It all came down to this: they needed space, and we had space.
The longer version is this: I had always wanted to host either refugees or LGBTQI+ displaced youth. But I had been traveling too much, and/or living in community housing with only a small space to call my own. When Reed and I got together, I thought it would be off the table indefinitely – Reed has many great characteristics, but flexibility is not one of them. Having other humans in our home would have been too difficult. Getting on the same page about cast iron is a network effects problem, after all.
But then something about the Russian/Ukrainian war broke his heart open, and he said to me one day “we have space, and they need space. We should host a family.” We have a large house – Reed and I both have bedrooms and our own offices, generally a necessity for two extreme introverts to be successful in the long run. We agreed he would move into my bedroom, and we would offer up his to whoever moved in with us. We knew it would be hard on us (doing this with an infant, while we juggle childcare and my return to office, for instance), but we agreed it was the right thing to do.
So Reed started investigating. There was a program the US Government was offering where you could expedite Ukrainian entry to the US by agreeing to sponsor them for 2 years – a place to live, cover their financial needs, etc – but it assumed you already knew them and were paired with them. The issue was too new for many organizations to be offering to pair folks up, and those that existed hadn’t been vetted yet. We finally found Nova Ukraine and registered with them to host a family. We were open to up to two adults and two children, so long as they would be ok in the single (quite large) room. We thought that’s what we could manage financially and chaos-wise. Instead we got paired up with a young couple, Aleks and Viktoriia, and a few days later they moved in with us. They had only been in America for a few days at that point, and wanted to try out being in California.
The difficulties we had with them were all good problems. After a few days, they made it clear they wanted to help with the house – something I was initially vehemently against as their staying with us was not contingent on them doing labor for us, but they made it clear it was about autonomy and contributing as equals. We also agued in a friendly way about our paying them for taking care of Locke or the cats – it is labor, and also they love them and like spending time with them.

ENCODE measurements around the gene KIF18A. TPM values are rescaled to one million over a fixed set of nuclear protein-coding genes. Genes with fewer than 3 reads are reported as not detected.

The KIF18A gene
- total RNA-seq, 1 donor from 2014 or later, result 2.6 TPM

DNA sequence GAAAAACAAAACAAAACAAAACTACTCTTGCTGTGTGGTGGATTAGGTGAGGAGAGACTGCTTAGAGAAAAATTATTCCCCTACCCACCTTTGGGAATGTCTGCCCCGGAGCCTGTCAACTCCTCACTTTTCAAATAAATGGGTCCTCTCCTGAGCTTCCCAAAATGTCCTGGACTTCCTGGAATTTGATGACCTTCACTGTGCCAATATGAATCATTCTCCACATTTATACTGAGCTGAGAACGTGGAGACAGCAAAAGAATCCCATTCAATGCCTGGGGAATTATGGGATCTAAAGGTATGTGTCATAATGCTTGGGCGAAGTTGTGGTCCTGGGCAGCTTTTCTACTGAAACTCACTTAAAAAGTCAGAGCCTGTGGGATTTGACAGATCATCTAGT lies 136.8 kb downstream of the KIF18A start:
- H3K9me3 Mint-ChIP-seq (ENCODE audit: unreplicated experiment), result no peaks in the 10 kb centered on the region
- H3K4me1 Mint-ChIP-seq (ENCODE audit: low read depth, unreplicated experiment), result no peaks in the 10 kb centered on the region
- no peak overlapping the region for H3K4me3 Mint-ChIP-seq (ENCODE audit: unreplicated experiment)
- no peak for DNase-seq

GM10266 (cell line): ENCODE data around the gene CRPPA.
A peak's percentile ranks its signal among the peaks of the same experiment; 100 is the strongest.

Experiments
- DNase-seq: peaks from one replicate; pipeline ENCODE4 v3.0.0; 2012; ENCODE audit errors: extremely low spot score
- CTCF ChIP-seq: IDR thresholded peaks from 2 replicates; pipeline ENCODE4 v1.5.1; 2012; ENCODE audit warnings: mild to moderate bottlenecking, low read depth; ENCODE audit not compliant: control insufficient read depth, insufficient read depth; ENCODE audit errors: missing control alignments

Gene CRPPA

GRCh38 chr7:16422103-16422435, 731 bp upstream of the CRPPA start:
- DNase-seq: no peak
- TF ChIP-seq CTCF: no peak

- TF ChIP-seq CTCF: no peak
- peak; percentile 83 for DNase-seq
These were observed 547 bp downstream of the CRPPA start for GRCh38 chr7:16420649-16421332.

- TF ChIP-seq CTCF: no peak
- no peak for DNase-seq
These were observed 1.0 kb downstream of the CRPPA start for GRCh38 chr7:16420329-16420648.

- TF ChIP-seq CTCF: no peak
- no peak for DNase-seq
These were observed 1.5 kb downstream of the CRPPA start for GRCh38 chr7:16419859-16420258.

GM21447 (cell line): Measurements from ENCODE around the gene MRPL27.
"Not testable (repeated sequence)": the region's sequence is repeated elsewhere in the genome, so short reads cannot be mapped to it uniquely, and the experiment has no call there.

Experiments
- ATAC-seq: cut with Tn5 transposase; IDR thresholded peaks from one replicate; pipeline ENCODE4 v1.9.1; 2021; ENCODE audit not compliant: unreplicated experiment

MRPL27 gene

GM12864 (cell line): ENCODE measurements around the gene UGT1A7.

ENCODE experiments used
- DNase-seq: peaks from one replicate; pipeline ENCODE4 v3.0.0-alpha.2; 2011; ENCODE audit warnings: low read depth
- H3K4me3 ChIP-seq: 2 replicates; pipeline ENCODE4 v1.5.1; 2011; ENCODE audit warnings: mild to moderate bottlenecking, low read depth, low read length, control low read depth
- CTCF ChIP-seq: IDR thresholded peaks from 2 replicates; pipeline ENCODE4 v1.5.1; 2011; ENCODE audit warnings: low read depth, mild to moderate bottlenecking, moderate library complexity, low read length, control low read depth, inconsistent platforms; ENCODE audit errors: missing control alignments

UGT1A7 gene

Frankly, we don’t know if it’s possible to have been happier with who we were paired up with. We shared many meals together, we found a good balance of taking care of the house together, we all doted on the cats, and we were all quiet folks who were willing to take care of cast iron pans the same way.
The hardest part was perhaps that Reed and I don’t have a car, and there were many things Aleks and Viktoriia wanted to go see or experience, including ESL adult learning classes that were far away. We first loaned them our Bromptons as they’re easily adapted to various heights. Eventually, we went to Rivendell to test ride some bikes to show them what actual bicycles are like, and they loved it! So Reed sourced some bicycle frames and parts from the community, and I paid for anything that needed to be bought, and he built them up two bicycles for their own use. And then they took to it immediately – going for rides regularly, and even being game to ride to San Ramon for ice cream (a relatively serious ride it took me months of riding to get into condition for).
But their true dream was to live in LA, not some suburb in the Bay Area. So after their working papers came in (something I helped expedite by navigating bureaucracy), they found a new set of folks to stay with down there while they find employment and then move into their own place. We’re excited to visit them once they’re all settled. We miss them regularly, and we’re also happy to be back to our normal routines and space. I can pee with the door open again!
If you have the space, please consider sharing. It’s both a huge thing, and not a thing at all.